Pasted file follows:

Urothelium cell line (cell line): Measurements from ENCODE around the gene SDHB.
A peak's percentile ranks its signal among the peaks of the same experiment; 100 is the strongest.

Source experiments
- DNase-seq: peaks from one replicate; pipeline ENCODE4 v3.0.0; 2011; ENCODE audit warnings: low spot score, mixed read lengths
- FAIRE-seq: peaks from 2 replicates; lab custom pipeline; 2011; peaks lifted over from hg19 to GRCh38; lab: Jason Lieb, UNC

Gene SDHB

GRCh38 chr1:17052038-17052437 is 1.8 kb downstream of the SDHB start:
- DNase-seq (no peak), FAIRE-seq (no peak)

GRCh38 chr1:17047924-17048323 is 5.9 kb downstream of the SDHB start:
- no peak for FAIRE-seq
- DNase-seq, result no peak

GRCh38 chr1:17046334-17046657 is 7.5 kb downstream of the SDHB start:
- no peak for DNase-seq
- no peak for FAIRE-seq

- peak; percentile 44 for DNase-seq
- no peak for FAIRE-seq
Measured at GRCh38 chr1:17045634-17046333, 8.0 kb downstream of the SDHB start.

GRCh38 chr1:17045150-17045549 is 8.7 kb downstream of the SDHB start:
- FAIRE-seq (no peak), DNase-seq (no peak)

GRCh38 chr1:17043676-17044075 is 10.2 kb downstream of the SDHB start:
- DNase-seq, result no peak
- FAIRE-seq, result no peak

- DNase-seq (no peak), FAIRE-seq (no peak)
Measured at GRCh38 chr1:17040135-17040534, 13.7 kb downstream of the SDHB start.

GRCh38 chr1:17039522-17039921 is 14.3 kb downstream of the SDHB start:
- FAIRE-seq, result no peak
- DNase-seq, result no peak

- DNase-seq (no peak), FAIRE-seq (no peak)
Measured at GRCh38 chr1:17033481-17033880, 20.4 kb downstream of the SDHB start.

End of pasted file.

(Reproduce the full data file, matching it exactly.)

Urothelium cell line (cell line): Measurements from ENCODE around the gene SDHB.
A peak's percentile ranks its signal among the peaks of the same experiment; 100 is the strongest.

Source experiments
- DNase-seq: peaks from one replicate; pipeline ENCODE4 v3.0.0; 2011; ENCODE audit warnings: low spot score, mixed read lengths
- FAIRE-seq: peaks from 2 replicates; lab custom pipeline; 2011; peaks lifted over from hg19 to GRCh38; lab: Jason Lieb, UNC

Gene SDHB

GRCh38 chr1:17052038-17052437 is 1.8 kb downstream of the SDHB start:
- DNase-seq (no peak), FAIRE-seq (no peak)

GRCh38 chr1:17047924-17048323 is 5.9 kb downstream of the SDHB start:
- no peak for FAIRE-seq
- DNase-seq, result no peak

GRCh38 chr1:17046334-17046657 is 7.5 kb downstream of the SDHB start:
- no peak for DNase-seq
- no peak for FAIRE-seq

- peak; percentile 44 for DNase-seq
- no peak for FAIRE-seq
Measured at GRCh38 chr1:17045634-17046333, 8.0 kb downstream of the SDHB start.

GRCh38 chr1:17045150-17045549 is 8.7 kb downstream of the SDHB start:
- FAIRE-seq (no peak), DNase-seq (no peak)

GRCh38 chr1:17043676-17044075 is 10.2 kb downstream of the SDHB start:
- DNase-seq, result no peak
- FAIRE-seq, result no peak

- DNase-seq (no peak), FAIRE-seq (no peak)
Measured at GRCh38 chr1:17040135-17040534, 13.7 kb downstream of the SDHB start.

GRCh38 chr1:17039522-17039921 is 14.3 kb downstream of the SDHB start:
- FAIRE-seq, result no peak
- DNase-seq, result no peak

- DNase-seq (no peak), FAIRE-seq (no peak)
Measured at GRCh38 chr1:17033481-17033880, 20.4 kb downstream of the SDHB start.